Your guide to forex trading.

Forex trading is made out to be very complicated with things such as moving average, pivot point, support line, MACDs, Fibonacci, RSI, channels and so forth. Where in reality trading the forex market is relatively straightforward, with some good sense and some indicators it is possible to take home an income. The problem is most traders assume the more complex a system is, the better it will be, which is total rubbish. I’ve been using a straightforward trading plan for a long time and it gives me a 60 to 75 pecent success rate, which is pretty good for a trading plan.

If you are serious about becoming financially secure by day trading the forex you’ll want to take a moment and write down a trading plan. A trading plan could be the different between success and failure, it will make you stay focus while you’re trading, help you control your emotions when trades don’t go as planned and will give you targets and goals to shoot for.

What is a trading plan? A trading plan is a breakdown of how you will trade the forex. The type of details it must include is what kind of indicators you’re going to utilize, what are the situations for you opening a trade, how are you going to decide where your stop-loss is placed, your starting stake and bank, profit goals, what time scales you are going to trade and so on. You must research your trading plan until you are content with it, then you need to test it for a few weeks to see how it measures up against the forex. Then and only then should you contemplate using your trading plan to trade for really.

Greed is one of the biggest killers of traders trading banks, greed will cause trades that should not of been traded, stakes that shouldn’t have been used, emotions that should not be let into a traders mind and broken traders when it all comes apart. A section of your trading plan ought to cover your daily profit goals, how much of your bank you are willing to risk per trade and at which levels you will raise your stake. Serious traders incorporate these details to prevent them from getting greedy, so how can greed be damaging? Here’s a little story; A trader starts off with a £500 trading bank using £1 stakes, by the end of the 1st week their bank is at £600, then greed shows up saying ‘This is nice but if you utilize bigger stakes we’ll be financially safe a lot quicker’. On the next trade the trader increases their stake size to 10 pound a pip, the market whipsaws and the trader loses half of their trading bank and trust me it is not a good place to be, i know as I was that trader, do not be greedy and trust in your trading plan.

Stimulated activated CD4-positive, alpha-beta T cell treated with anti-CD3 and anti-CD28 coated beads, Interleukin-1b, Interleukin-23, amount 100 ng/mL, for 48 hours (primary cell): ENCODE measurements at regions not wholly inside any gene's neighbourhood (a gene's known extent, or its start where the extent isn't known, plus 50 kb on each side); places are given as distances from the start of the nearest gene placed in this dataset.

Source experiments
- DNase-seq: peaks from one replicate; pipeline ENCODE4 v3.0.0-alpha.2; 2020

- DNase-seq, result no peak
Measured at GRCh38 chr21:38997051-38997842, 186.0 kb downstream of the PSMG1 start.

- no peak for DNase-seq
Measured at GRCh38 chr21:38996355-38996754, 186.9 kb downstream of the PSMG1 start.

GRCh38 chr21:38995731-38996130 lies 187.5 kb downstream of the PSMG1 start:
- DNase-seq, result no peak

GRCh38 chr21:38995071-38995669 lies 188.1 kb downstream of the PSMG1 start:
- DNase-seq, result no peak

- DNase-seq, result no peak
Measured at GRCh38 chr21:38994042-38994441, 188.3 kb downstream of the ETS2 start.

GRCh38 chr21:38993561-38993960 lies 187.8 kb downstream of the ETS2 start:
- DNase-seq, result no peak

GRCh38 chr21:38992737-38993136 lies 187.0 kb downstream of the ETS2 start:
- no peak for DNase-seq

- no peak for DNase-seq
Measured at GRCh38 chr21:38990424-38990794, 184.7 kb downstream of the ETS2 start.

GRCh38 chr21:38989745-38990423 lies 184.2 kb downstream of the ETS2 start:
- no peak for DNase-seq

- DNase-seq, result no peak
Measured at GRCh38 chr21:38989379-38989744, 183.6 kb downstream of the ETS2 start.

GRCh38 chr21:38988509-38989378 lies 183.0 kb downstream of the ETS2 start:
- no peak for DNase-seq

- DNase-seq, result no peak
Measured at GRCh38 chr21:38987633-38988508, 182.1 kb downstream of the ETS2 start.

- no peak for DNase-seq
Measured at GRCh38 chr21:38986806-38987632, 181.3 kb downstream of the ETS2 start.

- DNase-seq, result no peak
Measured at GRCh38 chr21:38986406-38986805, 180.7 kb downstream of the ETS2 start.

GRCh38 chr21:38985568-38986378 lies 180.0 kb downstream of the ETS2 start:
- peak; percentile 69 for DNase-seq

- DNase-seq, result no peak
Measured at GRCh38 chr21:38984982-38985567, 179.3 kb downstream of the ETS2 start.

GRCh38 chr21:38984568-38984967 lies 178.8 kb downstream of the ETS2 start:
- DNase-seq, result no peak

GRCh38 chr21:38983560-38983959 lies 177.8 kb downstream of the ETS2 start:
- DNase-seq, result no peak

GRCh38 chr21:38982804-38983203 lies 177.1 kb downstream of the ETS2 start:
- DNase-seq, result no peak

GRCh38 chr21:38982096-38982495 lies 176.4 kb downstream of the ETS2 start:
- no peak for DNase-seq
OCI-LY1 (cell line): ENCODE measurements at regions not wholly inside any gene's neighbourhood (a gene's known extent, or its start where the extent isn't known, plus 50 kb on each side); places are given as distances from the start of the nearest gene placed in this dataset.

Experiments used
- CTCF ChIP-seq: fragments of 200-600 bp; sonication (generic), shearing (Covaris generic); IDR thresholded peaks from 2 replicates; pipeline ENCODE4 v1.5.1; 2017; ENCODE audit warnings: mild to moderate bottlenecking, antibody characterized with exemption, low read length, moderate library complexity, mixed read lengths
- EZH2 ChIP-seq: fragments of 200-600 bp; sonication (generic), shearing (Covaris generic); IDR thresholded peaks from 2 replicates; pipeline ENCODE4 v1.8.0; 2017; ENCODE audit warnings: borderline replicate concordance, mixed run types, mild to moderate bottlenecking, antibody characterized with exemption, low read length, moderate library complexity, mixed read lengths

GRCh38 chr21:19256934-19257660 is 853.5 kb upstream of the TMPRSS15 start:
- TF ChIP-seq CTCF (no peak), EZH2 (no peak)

When you are building your trading plan one of the most important decisions to make is at what times will you trade. This will depend on the trading style you want to adopt, were in the world you live and just how much you want to make day trading the forex a success.

The forex market runs for 24 hours a day from Monday morning to Friday night and is split into Four trading periods. You have the London period which is 8am to 4pm (Times in GMT), the New York period which is 1pm to 9pm, the Sydney session which is 10pm to 6am and final the Tokyo session which is 12pm to 8am.

So which is the better to trade? When choosing this you must reach an equilibrium between when the markets have high liquidity and at a decent time for you to trade. Some of the best times to trade are at the beginning of the London period so between 7am to 11am and the cross over time of the London and New York session at 1pm to 5pm.

These times are ideal for me as I reside in the UK however on the west coast of America that’s 11pm to 3am and 5am to 9am which isn’t so great. Keep in mind at the end of the day it boils down to can you live around the trading hours you choose? Only you can answer that.